- Conversely, those involved in the Building Control process do not ‘provide’ dwellings, but simply ensure, so far as can reasonably be achieved, that buildings are lawful in the sense of not contravening building regulations.
- The decision of the House of Lords in Murphy v Brentwood DC  AC 398 is highly persuasive authority that local authorities do not owe duties under the 1972 Act. Approved Inspectors perform substantially the same functions and there could therefore be no rational basis for treating them differently.
The Judgment of the Court of Appeal
Upholding the decision of Waksman J, the Court of Appeal comprehensively rejected the submissions of the Appellant and accepted those of the Respondent. As regards the scope of s. 1, Hamblen LJ said:
“An AI…has no statutory power to influence the design or construction of a building in any way, save to stipulate that it must comply with the law. In certifying, or refusing to certify, plans and works, the AI is not engaged in the positive role of the provision or creation of the relevant building, but performs the essentially negative regulatory role of checking for compliance against prescribed criteria.”
It followed that Waksman J was correct to conclude that an Approved Inspector did not fall within the natural and ordinary meaning of the words in s. 1. As regards the impact of Murphy v Brentwood, Hamblen LJ said:
“The result, the reasoning and a number of the speeches in Murphy mean that it is highly persuasive authority that a local authority does not owe a duty under s.1 DPA 1972 in the exercise of its building control functions.”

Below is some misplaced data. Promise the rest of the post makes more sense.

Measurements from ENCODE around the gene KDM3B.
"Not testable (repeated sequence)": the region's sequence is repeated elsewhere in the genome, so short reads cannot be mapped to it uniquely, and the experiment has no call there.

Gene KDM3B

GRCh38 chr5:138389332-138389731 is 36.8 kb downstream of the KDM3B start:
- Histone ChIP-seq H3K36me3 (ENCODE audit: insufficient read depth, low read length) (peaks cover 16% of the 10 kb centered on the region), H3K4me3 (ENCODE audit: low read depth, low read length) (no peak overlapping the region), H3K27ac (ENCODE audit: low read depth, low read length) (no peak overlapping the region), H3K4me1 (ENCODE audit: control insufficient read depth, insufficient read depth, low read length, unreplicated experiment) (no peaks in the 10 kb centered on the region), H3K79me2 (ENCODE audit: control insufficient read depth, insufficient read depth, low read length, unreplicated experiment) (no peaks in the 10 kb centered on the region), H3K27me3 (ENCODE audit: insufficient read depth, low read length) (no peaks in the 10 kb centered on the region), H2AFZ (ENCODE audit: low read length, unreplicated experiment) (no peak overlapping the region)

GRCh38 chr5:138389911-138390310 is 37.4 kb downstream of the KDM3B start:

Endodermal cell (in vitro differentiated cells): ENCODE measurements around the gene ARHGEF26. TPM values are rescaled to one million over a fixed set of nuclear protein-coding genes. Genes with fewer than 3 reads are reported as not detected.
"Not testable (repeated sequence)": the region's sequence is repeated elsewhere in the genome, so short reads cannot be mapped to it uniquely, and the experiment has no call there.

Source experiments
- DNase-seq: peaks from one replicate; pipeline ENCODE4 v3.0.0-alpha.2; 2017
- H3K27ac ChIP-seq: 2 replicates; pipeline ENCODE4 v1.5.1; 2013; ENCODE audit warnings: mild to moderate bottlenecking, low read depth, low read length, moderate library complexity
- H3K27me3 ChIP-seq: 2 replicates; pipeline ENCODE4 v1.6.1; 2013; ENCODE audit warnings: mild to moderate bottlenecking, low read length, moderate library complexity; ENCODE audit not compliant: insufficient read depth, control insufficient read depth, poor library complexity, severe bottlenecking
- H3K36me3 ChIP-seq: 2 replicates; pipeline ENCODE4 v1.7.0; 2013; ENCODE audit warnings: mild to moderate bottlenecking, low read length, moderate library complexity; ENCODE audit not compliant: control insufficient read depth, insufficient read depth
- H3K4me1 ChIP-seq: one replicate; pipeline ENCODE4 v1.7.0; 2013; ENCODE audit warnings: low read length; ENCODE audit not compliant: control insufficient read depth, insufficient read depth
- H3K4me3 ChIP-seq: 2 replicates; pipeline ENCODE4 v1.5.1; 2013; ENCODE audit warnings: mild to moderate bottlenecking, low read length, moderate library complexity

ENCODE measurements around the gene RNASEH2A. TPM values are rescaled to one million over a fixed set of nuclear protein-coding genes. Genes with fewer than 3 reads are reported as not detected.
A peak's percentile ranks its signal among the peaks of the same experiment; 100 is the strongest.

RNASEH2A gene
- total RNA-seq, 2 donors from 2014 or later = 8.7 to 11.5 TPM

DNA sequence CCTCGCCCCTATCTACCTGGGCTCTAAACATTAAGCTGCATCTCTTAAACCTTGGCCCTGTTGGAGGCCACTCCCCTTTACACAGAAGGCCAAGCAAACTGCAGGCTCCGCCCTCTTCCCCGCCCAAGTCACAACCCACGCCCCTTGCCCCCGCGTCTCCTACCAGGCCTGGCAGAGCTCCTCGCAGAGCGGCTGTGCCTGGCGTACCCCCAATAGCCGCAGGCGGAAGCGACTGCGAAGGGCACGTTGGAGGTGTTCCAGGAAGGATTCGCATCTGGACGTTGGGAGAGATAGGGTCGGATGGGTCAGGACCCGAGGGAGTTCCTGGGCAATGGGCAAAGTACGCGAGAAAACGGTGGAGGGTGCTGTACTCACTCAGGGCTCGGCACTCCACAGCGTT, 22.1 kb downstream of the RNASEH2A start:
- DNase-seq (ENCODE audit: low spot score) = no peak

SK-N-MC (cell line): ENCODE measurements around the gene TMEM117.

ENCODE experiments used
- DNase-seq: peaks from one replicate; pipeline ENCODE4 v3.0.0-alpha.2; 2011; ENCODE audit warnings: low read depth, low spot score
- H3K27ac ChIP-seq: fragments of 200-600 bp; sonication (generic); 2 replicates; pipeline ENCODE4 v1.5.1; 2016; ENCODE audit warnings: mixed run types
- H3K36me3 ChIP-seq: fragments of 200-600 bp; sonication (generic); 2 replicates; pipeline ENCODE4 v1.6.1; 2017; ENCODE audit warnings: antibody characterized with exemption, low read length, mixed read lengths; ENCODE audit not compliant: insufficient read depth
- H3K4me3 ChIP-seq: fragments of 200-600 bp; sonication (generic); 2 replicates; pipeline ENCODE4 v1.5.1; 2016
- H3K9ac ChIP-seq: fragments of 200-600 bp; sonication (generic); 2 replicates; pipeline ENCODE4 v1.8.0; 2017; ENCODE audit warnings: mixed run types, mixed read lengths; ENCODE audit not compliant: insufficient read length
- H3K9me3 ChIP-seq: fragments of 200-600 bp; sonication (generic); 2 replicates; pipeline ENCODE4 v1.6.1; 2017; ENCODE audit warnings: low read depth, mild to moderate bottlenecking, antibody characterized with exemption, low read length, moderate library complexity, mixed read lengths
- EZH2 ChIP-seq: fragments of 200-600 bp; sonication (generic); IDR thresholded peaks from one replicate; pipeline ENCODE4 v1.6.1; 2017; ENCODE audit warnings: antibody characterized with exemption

Noting the similarities between the statutory regimes governing the building control functions of local authorities and Approved Inspectors, the Court of Appeal accepted the Respondent’s submission that it was “difficult to see how these activities amount to “work for or in connection with the provision of a dwelling” when carried out by an AI, in circumstances where they do not when carried out by a local authority.” Hamblen LJ rejected the Appellant’s submission that the position of an Approved Inspector was different because, unlike a local authority, it voluntarily ‘took on’ work:
“Nor do I agree that this is reflected in the use of the wording of “taking on work”. As the judge observed at , “the expression ‘take on’ connotes ‘undertakes’. Both a local authority and an approved inspector undertake their statutory roles in respect of building regulation compliance, in relation to any particular building with which they are involved.”
The Court of Appeal ended by noting that the case represented the first time in the 35 years since the passing of the Building Act 1984 that Approved Inspectors had been alleged to owe a duty under s. 1 of the Defective Premises Act 1972:
“Whilst it is always possible that the true legal position has simply been missed or misunderstood, it is inherently unlikely that so many legal advisers, advocates and judges would have done so over such a sustained period of time.”
The appeal was therefore dismissed.